Bottom Line: The drop-down arrow (icon) for a data validation list disappears when another cell is selected. This technique will make the drop-down arrow permanently visible on the worksheet, even if the user selects a different cell.
Skill Level: Intermediate
Video: Drop-down List Arrow Always Visible
Mr Excel Podcast #1816 – Other solutions by Bill Jelen
Problem: The Drop-down List Arrows Disappear
Drop-down lists in a cell (also known as validation lists) are a great way to make your Excel model interactive. When a user selects the cell that contains a drop-down list, a small icon appears to the right of the cell. Clicking on this icon allows them to make a selection from a list.
The problem is that the drop-down icon arrow disappears when the user selects a different cell. This means the user won’t necessarily know that there is a drop-down list for them to choose from.
Solution: Create a Fake Drop-down Icon
One possible solution is to create a fake drop-down icon in the cell to the right of the cell that contains the validation list.
You can do this by placing a Wingdings 3 character in the cell to the right. Then format the cell to look like like a disabled drop-down arrow icon.
Here are the steps to create the icon:
- Select the cell to the right of the cell that contains a validation list.
- Go to the Insert tab on the ribbon, press the Symbol button.
- On the Symbol window, choose “Wingdings 3” from the Text drop-down.
- Find the symbol that looks like the down-arrow. Character code 128, or letter “q”.
- Press the Insert button, then the Close button.
- Format the cell with the following properties:
- Border Color = Grey, Border Width = Single
- Fill Color = Light Grey
- Font Color = Grey
This will create the drop-down icon in the cell and give it a disabled appearance.
When the user selects the cell to the left that contains the list, the real drop-down icon will appear.
Please see the video above for further details and instruction.
Add a Hyperlink to the Fake Drop-down
I received an awesome suggestion from the TheCric1 on the YouTube video comments about an alternative to the Input Message for the fake cell.
The suggestion was to use put a hyperlink in the fake drop-down cell that points to the cell to the left that contains the data validation.
This means when the user clicks the fake drop-down cell, the cell with the validation list will automatically be selected and the user can select from the list. The great part about this is that the user does not have to move the mouse cursor to select the cell to the left.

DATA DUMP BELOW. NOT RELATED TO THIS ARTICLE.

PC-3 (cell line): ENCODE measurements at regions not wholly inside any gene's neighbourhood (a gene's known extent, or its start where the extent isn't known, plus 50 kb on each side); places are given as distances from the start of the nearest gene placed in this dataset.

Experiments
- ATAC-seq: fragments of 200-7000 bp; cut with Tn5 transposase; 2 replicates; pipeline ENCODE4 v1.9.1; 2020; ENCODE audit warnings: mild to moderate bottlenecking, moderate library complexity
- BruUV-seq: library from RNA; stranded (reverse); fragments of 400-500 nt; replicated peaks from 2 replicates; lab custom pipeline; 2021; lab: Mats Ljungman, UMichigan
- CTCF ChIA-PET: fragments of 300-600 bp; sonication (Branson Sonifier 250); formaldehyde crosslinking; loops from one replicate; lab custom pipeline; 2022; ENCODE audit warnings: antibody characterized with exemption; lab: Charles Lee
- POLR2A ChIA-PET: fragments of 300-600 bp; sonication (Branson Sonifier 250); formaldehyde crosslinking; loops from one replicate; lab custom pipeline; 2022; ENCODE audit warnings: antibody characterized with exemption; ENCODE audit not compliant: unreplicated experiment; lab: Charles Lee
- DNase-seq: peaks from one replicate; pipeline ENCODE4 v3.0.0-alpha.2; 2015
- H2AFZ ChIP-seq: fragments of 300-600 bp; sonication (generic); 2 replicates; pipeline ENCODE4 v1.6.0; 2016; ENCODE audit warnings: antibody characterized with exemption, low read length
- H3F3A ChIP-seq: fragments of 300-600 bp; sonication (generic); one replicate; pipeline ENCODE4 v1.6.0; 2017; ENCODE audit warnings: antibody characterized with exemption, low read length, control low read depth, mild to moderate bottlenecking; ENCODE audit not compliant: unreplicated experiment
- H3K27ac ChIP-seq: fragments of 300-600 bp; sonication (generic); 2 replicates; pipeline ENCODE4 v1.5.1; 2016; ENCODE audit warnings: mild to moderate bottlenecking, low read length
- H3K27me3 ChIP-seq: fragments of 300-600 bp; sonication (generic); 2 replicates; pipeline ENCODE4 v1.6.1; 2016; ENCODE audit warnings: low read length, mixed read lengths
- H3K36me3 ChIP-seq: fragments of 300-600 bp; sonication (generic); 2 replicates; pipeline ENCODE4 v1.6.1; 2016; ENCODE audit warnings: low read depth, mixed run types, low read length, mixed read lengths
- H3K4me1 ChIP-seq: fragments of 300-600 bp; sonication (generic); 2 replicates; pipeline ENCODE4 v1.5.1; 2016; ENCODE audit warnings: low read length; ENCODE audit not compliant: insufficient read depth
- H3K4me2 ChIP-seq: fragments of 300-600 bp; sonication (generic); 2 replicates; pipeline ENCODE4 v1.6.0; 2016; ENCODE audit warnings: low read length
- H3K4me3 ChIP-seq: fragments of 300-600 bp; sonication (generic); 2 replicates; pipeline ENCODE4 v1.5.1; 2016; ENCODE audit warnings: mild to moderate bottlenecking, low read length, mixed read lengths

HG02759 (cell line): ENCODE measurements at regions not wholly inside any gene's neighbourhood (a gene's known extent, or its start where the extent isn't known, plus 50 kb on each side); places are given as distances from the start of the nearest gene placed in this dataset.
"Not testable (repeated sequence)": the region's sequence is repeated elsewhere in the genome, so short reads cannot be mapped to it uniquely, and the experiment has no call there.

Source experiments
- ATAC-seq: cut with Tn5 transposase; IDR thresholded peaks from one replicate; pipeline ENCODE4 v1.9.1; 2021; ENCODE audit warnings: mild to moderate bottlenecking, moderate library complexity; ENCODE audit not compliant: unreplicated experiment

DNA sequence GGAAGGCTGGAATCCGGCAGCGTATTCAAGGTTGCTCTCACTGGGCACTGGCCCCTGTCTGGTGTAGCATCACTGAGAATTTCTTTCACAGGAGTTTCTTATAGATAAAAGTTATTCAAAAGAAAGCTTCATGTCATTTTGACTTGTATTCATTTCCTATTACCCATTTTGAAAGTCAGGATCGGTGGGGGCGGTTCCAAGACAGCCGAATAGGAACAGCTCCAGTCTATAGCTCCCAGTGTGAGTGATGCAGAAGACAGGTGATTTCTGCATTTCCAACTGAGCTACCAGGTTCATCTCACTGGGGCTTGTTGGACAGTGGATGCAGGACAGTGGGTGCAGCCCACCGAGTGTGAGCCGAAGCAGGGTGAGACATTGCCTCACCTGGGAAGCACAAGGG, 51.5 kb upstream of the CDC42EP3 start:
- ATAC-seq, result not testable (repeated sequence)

This article contains more info and a video on how to keep the drop-down arrow always visible.
I updated the sample file with this solution as well, and you can download it below.
It basically uses the HYPERLINK function in the fake drop-down cell. Here is the formula that you can insert into the fake drop-down cell.
Choose Wingdings 3 as the font and change the formatting of the cell to give it the look of a disabled grey button.
The cell that contains the fake icon will probably fake the user at first. They are likely to click on the cell that contains the fake icon to select from the list. I’ve done it several times… 🙂
To help prevent this, I added an Input Message to the fake icon cell. When the user selects this cell, a message will appear that tells them to “select the cell to the left to activate the drop-down menu.”
To create the data validation Input Message:
- Go to the Data tab in the ribbon, then press the Data Validation button.
- Select the Input Message tab.
- Click the checkbox: “Show input message when cell is selected”.
- Type a message in the Input Message: box.
Copy & Paste to Other Cells
Once the fake icon cell is setup you can copy and paste it to other cells in your spreadsheet.
You can also download the example file and copy it directly into any of your Excel files.
Download the file that I used in the video, and copy/paste the fake drop-down icon into your file.
Here is another solution based on a question from Paul in the comments. This method uses a macro and a shape that looks like the drop-down button. When the user clicks the shape, the cell to the left of it is selected and the drop-down list is opened. This uses the VBA SendKeys method which is NOT always reliable. See the notes in the file and macro code for more details.
The biggest drawback of this technique is that the cell to the right of the validation list cell must be blank, and also be about 18 pixels wide.
If your drop-down validation lists are in an Excel Table, then you will have to insert a blank column.
Now that you know this trick, you can plan on how you will incorporate it into your model at design time.
- How to Create Dependent Drop-down Lists Without Named Ranges
- How to Create Drop-down Validation Lists by Mynda Treacy at MyOnlineTrainingHub.com
- Mr Excel Podcast #1816 contains a few other creative solutions to this problem.
- Excel Tables – Learn some other benefits of using Excel Tables.
Please leave a comment below with any questions or suggestions. Thank you!